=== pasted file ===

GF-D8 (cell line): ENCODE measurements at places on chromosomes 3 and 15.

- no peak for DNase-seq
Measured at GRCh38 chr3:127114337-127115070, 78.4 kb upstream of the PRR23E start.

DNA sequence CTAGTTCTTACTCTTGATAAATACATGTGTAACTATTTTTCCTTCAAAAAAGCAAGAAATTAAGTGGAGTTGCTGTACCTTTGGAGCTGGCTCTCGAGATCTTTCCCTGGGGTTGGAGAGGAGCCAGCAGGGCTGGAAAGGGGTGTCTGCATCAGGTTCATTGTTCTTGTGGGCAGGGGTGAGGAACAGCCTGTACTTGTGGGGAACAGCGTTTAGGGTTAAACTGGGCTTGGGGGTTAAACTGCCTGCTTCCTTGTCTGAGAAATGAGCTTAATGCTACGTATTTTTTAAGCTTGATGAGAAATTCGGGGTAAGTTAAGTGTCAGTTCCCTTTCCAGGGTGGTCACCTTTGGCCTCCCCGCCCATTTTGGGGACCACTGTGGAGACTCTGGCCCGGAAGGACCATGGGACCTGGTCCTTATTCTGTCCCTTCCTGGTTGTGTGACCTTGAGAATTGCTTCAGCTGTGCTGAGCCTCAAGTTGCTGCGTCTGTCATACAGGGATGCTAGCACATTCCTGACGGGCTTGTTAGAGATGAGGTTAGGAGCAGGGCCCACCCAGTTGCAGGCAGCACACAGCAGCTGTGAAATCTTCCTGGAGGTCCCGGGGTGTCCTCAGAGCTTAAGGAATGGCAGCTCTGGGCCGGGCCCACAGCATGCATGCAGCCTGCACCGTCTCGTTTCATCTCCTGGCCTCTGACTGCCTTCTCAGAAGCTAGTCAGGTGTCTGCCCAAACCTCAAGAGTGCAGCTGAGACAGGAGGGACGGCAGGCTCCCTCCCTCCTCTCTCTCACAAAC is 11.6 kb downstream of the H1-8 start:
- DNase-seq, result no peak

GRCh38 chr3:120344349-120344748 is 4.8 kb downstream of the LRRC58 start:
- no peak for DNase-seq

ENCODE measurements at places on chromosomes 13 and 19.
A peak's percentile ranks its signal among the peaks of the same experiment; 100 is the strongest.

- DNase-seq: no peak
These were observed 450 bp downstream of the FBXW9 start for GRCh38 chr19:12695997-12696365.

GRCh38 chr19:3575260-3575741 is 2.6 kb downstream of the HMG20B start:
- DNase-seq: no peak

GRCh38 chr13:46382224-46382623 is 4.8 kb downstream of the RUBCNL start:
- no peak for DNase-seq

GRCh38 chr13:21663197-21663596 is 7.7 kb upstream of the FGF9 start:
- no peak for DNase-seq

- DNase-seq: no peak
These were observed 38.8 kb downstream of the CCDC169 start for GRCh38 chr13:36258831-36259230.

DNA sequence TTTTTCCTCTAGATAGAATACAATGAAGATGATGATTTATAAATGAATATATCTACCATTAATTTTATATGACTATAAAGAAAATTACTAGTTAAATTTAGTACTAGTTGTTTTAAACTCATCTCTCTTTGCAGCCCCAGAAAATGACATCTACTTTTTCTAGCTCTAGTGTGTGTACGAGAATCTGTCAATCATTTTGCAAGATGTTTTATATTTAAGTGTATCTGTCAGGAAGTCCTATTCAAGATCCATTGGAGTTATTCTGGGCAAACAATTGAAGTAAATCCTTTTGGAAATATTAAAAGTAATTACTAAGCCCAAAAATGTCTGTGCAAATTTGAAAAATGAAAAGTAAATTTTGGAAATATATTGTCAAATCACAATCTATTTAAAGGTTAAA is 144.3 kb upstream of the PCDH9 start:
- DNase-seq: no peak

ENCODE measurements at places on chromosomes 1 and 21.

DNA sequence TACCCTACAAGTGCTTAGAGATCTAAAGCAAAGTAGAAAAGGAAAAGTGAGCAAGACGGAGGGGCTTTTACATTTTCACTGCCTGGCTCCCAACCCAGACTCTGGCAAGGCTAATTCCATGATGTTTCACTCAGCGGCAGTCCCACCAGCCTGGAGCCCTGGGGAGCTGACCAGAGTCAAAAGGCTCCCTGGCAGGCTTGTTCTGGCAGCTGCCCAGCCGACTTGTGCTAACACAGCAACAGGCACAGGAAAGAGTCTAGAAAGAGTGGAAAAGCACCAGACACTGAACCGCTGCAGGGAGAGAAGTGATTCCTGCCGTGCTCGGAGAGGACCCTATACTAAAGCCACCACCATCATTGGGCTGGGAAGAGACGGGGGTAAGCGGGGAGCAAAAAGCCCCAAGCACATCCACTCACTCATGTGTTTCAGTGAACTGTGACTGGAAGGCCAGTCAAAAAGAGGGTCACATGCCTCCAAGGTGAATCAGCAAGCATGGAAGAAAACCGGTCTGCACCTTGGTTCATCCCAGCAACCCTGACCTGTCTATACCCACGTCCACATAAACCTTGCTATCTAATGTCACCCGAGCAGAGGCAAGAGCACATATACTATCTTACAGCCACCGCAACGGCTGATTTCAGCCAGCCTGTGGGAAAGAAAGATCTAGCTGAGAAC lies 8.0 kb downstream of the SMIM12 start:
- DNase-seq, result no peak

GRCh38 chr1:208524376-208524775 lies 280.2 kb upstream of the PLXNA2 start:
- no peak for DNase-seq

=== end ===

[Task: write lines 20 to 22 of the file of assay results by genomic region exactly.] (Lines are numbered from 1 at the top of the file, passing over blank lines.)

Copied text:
DNA sequence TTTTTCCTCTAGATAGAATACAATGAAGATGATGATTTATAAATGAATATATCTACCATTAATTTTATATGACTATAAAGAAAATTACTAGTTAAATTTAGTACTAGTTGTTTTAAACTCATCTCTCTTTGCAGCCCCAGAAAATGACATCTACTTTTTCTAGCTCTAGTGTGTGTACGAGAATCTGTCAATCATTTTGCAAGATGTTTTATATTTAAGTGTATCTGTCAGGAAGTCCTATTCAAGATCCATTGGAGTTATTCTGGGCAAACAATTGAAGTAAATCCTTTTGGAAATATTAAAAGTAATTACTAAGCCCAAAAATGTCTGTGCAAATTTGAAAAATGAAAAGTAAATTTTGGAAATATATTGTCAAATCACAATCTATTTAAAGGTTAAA is 144.3 kb upstream of the PCDH9 start:
- DNase-seq: no peak

ENCODE measurements at places on chromosomes 1 and 21.